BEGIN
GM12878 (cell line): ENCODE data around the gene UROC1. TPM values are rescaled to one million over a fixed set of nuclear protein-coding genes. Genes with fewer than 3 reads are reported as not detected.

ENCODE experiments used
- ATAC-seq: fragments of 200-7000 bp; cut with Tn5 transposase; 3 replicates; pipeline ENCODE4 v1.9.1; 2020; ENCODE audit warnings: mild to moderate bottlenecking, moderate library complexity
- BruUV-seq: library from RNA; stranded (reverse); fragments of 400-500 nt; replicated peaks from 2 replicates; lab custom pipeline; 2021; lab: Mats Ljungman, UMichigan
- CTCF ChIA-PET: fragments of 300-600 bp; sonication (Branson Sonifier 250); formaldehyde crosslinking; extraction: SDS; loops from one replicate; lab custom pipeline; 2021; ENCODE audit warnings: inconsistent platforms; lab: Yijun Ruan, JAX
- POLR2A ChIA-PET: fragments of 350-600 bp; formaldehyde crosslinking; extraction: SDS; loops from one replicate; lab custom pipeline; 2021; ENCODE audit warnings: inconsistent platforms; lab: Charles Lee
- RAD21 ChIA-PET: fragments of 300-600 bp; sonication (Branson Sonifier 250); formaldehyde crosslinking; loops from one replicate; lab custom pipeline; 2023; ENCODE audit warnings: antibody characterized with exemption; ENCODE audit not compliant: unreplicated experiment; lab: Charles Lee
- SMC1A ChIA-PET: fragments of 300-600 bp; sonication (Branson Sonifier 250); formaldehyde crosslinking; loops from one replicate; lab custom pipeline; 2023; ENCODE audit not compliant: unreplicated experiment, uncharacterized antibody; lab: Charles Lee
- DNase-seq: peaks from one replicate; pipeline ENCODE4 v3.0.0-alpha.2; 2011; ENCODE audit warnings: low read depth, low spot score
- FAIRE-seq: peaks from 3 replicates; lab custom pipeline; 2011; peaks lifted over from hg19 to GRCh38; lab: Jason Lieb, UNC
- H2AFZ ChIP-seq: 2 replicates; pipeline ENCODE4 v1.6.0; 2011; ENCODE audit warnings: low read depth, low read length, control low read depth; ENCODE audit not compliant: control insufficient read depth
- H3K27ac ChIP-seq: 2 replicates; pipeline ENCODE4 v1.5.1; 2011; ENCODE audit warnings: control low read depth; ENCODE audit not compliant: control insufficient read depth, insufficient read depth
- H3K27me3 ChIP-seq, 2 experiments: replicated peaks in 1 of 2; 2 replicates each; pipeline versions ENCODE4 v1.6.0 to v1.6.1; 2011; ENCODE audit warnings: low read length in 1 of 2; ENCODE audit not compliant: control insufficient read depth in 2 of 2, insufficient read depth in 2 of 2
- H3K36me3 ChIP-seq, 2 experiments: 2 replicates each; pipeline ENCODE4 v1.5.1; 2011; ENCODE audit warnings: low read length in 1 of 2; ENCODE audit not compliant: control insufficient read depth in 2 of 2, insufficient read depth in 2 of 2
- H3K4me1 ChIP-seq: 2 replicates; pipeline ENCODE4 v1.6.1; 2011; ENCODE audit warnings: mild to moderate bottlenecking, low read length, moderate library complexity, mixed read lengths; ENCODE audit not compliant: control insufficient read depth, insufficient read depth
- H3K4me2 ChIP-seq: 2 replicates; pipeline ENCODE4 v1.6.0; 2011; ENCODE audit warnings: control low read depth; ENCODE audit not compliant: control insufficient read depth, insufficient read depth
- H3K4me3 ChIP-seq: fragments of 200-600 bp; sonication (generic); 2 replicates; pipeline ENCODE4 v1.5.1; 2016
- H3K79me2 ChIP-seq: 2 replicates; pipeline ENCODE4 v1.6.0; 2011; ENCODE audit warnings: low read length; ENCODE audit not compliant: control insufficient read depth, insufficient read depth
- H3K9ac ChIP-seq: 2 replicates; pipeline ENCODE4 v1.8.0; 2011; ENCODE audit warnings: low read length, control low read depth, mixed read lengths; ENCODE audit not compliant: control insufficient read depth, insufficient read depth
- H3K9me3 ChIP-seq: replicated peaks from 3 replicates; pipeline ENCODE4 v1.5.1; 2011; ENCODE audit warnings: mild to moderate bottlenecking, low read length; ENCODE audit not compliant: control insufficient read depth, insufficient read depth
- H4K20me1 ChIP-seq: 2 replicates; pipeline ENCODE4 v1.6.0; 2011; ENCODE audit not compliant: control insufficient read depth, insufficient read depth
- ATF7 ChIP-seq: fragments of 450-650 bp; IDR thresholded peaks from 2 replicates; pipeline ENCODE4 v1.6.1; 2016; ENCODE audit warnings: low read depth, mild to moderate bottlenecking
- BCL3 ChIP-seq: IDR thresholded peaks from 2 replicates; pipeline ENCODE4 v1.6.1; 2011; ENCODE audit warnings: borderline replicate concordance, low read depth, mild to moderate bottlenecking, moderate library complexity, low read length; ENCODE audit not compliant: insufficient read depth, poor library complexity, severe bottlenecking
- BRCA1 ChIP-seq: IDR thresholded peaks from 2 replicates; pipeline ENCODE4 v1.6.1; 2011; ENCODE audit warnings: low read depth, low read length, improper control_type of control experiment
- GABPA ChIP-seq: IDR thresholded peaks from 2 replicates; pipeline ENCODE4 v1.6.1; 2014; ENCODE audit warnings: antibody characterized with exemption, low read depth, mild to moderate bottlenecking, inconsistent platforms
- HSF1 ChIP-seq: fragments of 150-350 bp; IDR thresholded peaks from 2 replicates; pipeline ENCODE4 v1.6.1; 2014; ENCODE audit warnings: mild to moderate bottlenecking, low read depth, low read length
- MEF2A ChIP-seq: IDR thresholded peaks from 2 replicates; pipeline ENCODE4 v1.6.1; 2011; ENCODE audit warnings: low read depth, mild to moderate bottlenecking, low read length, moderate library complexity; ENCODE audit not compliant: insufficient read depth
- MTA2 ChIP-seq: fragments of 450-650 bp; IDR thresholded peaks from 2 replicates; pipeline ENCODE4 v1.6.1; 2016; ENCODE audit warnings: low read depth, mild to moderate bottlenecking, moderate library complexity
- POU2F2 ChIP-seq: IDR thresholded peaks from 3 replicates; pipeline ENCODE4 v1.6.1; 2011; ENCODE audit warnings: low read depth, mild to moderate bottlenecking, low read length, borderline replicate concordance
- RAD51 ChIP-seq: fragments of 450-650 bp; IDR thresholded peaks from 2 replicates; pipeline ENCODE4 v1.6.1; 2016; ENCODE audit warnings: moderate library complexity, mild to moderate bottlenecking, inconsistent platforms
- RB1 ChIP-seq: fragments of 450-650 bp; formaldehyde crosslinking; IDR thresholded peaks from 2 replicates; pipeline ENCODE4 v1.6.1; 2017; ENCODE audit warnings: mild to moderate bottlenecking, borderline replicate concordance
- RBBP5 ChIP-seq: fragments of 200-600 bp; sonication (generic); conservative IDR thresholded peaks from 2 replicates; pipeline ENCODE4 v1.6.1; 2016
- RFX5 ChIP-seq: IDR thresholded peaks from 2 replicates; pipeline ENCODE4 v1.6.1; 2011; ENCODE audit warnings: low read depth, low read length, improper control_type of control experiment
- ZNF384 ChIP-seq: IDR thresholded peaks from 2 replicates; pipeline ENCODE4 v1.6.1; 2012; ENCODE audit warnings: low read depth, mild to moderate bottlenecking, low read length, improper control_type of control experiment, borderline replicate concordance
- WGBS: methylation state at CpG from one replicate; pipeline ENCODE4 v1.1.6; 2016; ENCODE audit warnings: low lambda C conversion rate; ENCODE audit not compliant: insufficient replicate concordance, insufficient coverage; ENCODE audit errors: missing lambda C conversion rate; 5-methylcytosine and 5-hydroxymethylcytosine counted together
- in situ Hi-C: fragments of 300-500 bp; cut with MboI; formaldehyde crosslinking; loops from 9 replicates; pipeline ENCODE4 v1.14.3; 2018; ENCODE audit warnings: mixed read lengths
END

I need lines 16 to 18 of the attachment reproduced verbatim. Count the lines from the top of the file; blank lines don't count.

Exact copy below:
- H3K4me2 ChIP-seq: 2 replicates; pipeline ENCODE4 v1.6.0; 2011; ENCODE audit warnings: control low read depth; ENCODE audit not compliant: control insufficient read depth, insufficient read depth
- H3K4me3 ChIP-seq: fragments of 200-600 bp; sonication (generic); 2 replicates; pipeline ENCODE4 v1.5.1; 2016
- H3K79me2 ChIP-seq: 2 replicates; pipeline ENCODE4 v1.6.0; 2011; ENCODE audit warnings: low read length; ENCODE audit not compliant: control insufficient read depth, insufficient read depth